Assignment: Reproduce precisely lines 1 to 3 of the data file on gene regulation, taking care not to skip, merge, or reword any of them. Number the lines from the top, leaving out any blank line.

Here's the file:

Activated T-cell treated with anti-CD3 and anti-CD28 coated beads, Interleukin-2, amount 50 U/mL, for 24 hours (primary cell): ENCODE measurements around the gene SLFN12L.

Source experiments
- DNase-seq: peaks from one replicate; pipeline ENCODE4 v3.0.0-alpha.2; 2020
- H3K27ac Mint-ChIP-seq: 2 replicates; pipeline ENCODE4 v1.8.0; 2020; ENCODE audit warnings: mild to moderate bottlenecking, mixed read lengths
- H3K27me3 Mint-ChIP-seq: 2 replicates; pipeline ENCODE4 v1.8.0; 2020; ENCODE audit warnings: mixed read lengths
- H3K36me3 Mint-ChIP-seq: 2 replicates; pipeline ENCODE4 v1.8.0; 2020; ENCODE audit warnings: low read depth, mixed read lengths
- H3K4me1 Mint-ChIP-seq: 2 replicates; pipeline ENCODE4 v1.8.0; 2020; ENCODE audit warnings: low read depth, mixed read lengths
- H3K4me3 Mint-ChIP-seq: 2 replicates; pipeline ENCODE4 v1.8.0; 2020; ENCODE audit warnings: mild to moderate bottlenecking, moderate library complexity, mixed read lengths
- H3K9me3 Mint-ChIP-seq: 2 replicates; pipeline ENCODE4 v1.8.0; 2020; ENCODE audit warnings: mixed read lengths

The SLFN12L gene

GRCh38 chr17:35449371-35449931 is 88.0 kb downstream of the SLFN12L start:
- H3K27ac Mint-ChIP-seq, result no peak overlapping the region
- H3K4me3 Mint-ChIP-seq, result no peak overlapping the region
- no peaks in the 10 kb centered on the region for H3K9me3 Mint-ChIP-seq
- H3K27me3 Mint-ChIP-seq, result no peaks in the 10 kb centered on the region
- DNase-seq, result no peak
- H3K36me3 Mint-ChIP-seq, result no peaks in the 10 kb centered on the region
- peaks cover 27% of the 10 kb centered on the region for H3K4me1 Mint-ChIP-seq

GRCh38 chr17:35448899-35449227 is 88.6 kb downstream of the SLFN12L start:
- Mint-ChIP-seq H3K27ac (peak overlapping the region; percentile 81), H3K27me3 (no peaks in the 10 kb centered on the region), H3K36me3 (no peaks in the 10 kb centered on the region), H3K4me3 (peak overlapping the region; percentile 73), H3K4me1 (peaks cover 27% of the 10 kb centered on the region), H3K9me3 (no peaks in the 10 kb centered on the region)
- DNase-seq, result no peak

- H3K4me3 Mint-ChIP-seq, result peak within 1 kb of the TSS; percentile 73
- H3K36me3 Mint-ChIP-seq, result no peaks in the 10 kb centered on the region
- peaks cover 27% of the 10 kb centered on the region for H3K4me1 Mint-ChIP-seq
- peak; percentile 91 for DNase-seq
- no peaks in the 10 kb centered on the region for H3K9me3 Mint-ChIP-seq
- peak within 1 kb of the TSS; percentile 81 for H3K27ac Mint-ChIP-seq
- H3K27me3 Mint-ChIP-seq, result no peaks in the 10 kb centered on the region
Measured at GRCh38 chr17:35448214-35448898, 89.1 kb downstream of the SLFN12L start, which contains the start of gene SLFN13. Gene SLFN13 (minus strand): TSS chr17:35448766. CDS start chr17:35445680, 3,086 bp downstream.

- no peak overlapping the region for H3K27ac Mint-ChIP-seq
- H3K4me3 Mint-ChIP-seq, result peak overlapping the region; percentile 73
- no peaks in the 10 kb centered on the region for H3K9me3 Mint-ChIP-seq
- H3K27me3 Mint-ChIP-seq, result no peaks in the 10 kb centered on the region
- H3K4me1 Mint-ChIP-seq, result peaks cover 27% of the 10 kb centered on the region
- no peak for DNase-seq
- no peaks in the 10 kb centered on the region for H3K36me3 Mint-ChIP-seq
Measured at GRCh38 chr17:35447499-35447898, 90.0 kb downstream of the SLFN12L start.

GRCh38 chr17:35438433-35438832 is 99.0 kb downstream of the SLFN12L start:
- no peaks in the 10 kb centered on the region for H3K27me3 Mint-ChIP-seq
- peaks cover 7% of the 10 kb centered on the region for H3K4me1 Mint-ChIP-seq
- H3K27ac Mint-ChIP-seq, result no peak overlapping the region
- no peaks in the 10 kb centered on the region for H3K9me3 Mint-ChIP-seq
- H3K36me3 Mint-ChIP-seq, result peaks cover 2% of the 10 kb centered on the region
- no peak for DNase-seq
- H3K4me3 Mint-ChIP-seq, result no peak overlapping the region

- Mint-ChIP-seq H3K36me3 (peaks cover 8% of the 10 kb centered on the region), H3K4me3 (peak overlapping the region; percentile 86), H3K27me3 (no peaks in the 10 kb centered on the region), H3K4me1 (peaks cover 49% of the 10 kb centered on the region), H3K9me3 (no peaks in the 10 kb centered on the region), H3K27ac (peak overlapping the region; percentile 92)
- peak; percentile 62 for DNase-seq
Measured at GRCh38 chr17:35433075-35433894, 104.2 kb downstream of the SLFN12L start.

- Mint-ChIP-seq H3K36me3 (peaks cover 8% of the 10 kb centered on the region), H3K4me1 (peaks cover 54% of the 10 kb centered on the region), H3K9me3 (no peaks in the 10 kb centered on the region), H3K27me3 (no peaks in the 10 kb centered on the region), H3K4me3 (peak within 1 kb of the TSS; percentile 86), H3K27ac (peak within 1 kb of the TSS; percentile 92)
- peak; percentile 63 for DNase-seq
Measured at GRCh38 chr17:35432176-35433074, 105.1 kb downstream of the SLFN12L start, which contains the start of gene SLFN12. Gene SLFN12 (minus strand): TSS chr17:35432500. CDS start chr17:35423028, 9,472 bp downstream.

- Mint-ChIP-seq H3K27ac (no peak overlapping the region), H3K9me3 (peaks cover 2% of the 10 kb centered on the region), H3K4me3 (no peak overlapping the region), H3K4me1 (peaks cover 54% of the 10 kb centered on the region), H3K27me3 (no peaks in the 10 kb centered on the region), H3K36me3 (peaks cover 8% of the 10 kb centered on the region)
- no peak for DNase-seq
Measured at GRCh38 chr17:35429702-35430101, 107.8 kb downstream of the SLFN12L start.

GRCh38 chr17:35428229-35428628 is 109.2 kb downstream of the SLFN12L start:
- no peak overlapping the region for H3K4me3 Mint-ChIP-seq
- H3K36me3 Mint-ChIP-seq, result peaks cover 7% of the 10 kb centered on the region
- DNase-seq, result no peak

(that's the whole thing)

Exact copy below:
Activated T-cell treated with anti-CD3 and anti-CD28 coated beads, Interleukin-2, amount 50 U/mL, for 24 hours (primary cell): ENCODE measurements around the gene SLFN12L.

Source experiments
- DNase-seq: peaks from one replicate; pipeline ENCODE4 v3.0.0-alpha.2; 2020